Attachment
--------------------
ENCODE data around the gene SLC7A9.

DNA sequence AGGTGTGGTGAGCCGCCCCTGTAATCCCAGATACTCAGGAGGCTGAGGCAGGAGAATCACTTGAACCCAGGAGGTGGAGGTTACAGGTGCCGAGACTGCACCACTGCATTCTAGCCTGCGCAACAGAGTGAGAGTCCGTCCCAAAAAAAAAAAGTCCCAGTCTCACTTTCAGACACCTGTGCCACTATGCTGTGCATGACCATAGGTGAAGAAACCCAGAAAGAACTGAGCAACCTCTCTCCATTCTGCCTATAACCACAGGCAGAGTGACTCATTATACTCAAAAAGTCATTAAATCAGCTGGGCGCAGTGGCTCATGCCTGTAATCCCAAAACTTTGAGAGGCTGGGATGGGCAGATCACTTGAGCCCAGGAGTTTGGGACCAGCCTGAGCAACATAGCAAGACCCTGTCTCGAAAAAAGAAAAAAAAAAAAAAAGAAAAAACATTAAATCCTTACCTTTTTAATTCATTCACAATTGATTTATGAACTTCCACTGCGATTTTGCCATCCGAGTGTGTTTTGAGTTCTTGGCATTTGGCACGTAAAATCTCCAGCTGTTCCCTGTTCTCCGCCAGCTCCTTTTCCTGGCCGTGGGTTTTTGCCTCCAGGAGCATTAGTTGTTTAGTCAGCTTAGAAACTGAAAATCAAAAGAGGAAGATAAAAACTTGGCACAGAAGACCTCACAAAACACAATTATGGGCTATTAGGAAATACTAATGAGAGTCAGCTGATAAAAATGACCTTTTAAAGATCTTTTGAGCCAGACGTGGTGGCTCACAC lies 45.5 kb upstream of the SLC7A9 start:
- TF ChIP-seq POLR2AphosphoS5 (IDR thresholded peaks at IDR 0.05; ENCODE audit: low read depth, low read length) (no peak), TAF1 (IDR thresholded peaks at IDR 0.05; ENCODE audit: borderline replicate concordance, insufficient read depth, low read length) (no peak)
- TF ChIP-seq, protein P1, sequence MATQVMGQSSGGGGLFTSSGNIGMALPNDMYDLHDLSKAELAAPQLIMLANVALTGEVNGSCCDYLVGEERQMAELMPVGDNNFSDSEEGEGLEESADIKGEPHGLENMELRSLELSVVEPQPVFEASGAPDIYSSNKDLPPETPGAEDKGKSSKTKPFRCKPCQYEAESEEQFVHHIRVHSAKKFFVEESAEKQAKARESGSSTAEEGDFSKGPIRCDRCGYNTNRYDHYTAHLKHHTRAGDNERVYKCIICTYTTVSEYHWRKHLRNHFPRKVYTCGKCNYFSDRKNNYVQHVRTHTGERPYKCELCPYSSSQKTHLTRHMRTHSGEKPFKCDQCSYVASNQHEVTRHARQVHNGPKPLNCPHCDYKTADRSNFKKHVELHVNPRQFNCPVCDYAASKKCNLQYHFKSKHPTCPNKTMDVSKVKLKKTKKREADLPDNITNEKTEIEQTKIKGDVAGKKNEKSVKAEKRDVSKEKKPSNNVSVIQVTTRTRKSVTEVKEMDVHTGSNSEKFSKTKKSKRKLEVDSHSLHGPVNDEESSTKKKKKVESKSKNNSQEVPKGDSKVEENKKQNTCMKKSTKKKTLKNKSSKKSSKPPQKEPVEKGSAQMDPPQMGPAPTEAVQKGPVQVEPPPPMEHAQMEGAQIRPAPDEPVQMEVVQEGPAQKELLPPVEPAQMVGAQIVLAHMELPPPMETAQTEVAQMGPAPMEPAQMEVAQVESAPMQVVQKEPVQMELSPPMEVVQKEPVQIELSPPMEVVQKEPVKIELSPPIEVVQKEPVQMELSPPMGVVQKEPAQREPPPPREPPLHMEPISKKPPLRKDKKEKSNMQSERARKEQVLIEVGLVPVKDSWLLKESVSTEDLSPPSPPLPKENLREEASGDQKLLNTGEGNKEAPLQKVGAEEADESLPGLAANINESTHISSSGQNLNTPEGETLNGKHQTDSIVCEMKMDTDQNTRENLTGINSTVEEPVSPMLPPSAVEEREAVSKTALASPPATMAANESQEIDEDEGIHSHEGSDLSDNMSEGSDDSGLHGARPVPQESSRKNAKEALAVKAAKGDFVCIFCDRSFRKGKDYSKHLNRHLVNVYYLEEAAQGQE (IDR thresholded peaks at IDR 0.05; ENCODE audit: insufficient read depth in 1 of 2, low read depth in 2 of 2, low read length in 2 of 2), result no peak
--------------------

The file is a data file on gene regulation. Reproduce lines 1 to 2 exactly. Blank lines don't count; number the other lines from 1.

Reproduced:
ENCODE data around the gene SLC7A9.

DNA sequence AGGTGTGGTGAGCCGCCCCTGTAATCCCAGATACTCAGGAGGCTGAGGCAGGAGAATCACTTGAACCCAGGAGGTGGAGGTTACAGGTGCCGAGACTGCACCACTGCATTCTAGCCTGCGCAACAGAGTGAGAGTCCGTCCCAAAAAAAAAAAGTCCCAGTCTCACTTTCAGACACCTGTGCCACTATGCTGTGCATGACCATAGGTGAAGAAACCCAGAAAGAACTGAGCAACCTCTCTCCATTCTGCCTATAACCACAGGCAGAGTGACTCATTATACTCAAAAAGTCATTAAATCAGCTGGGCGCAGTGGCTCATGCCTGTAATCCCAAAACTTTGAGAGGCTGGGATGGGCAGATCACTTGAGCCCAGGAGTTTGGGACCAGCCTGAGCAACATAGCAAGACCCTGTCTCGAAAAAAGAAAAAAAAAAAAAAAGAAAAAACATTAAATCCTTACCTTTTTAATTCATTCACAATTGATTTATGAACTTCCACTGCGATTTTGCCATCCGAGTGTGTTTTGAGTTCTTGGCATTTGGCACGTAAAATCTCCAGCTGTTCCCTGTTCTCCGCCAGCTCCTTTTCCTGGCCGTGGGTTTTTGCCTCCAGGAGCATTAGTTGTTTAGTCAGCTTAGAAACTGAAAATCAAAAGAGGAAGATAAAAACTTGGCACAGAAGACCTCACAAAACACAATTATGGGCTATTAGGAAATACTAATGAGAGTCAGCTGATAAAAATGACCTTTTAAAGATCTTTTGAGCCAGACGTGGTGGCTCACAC lies 45.5 kb upstream of the SLC7A9 start: